A Heart Menace that Lurks in the Grass
What You Need to Know about Lyme Carditis
Lyme disease is caused by a spiral-shaped bacterium called Borrelia burgdorferi. It is transmitted to humans by the bite of tiny, infected blacklegged ticks, commonly known as deer ticks.
Given that in the United States Lyme disease is the most commonly reported vector-borne illness — an infection transmitted by a living organism — it’s not surprising that many people are now aware of its early flu-like symptoms and the potential for joint and neurological issues when left untreated.
Not as well-known is a much less common and potentially deadly complication of Lyme disease involving the heart: Lyme carditis.
“Of all the different non-skin manifestations of Lyme disease, I would say it’s the least common,” acknowledges Jonathan A. Edlow, MD (right), an emergency physician at Beth Israel Deaconess Medical Center (BIDMC) and author of Bull’s Eye: Unraveling the Medical Mystery of Lyme Disease. “It usually occurs in younger men for reasons that are not clear, and it usually presents with heart block.”
Heart block occurs when Borrelia burgdorferi bacteria enter heart tissue and interfere with normal electrical signals that coordinate the beating of the heart. There are three degrees of heart block: first degree may not have any symptoms; second degree may result in skipped heartbeats; and third degree reduces the amount of blood pumped through the body. Third-degree heart block can be fatal and requires prompt treatment.
According to Cardiac Manifestations of Tick Disease, an article written by Duane S. Pinto, MD, MPH (right), a cardiovascular disease specialist at BIDMC, about four to 10 percent of people with untreated Lyme disease will develop carditis. It usually occurs in June through December, and within four days to seven months after a tick bite.
Symptoms of Lyme carditis include light-headedness, fainting, shortness of breath, heart palpitations and chest pain. Complicating the issue is that someone suffering from Lyme carditis may not even realize that they have Lyme disease in the first place.
Such was the case in three instances of sudden death associated with Lyme carditis between November 2012 and July 2013. The two men and one woman, ranging in age from 26 to 38 years, lived in the high-incidence Lyme disease states of Massachusetts, New York and Connecticut.
The first two patients were organ donors, which led to the discovery of Lyme carditis by pathologists at a tissue bank. The third patient’s heart tissue was evaluated for suspected viral myocarditis, during which Lyme carditis was confirmed.
Prompt Treatment Proves Successful
Despite these known fatalities from untreated Lyme carditis, the outlook for recovering from this condition is generally excellent and symptoms typically resolve with one to six weeks after the start of antibiotic therapy. Patients with second- or third-degree heart block may require a temporary pacemaker and hospitalization.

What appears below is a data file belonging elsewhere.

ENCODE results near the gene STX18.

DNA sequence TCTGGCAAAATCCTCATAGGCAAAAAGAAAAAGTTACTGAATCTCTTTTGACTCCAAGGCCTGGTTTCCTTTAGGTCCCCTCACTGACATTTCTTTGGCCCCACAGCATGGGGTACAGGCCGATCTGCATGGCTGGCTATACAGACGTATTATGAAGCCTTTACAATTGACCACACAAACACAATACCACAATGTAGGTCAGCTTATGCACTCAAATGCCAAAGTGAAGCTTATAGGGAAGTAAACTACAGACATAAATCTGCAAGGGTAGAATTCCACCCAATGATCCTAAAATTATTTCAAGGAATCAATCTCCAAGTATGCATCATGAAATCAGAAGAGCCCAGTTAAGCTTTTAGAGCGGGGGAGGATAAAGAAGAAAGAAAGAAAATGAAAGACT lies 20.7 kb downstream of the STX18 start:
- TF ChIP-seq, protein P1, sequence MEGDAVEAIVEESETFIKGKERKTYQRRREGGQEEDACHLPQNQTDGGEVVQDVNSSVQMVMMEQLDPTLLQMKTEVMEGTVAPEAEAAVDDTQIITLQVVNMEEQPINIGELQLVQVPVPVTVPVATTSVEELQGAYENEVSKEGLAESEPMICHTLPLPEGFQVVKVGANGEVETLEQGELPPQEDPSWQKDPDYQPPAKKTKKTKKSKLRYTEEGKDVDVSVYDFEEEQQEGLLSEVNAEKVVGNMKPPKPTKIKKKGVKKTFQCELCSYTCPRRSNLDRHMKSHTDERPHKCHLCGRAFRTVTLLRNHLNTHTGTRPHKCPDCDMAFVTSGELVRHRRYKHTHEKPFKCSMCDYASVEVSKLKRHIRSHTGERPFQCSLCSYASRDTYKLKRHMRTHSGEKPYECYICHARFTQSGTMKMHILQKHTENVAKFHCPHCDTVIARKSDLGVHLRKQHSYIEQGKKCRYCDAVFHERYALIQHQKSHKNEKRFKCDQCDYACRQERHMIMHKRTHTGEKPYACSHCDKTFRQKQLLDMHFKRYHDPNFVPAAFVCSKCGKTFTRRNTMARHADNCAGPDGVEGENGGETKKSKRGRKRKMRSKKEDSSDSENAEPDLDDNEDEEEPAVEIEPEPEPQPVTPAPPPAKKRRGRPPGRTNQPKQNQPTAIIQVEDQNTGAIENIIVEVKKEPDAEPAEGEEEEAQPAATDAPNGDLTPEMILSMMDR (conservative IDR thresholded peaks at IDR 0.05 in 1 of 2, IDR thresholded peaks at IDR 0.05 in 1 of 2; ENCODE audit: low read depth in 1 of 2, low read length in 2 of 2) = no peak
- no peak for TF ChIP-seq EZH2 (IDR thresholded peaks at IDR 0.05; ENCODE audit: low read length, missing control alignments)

Lyme carditis symptoms typically show up in conjunction with the common early Lyme disease symptoms of fever, chills, headache, fatigue, muscle and joint aches, swollen lymph nodes and a bull’s eye-like skin rash that starts at the site of the bite.
According to Dr. Pinto, a Lyme carditis diagnosis is usually made by confirming the clinical features of Lyme disease in the presence of cardiac findings such as electrocardiographic abnormalities, chest pain, congestive heart failure, palpations and fainting episodes.
Dr. Edlow says patients who are symptomatic with Lyme carditis typically have a higher degree of heart block and are initially treated with intravenous antibiotics before switching to oral antibiotics, which is the standard treatment for Lyme disease.
Lyme Disease on the Rise
Although about 30,000 new cases of Lyme disease are reported each year, the Centers for Disease Control and Prevention say the actual number may be closer to 300,000.
New England is one of the highest risk areas and it’s important to take precautions when heading outdoors. Blacklegged ticks prefer grassy and wooded areas, so avoid walking through bushes and other vegetation whenever possible. A repellent with DEET can be used on skin or clothing, and permethrin can be used on clothing or gear.
Always check yourself for ticks if you have been outdoors. Pets can bring ticks into your home, so check them as well. If you find an attached tick, remove with a pair of fine-tip tweezers. A blacklegged tick typically needs to be attached to the skin for at least 24 hours to transmit Lyme disease. Be sure to see your healthcare provider if you develop any symptoms such as fever or a bull’s eye rash.
With the proper preventive measures, it’s possible to enjoy the great outdoors this summer while protecting your heart and overall health.
- If you or your doctor think you may have Lyme carditis, call the CVI's Cardiovascular Clinic for an appointment at 617-667-8800.
Above content provided by the CardioVascular Institute at Beth Israel Deaconess Medical Center. For advice about your medical care, consult your doctor.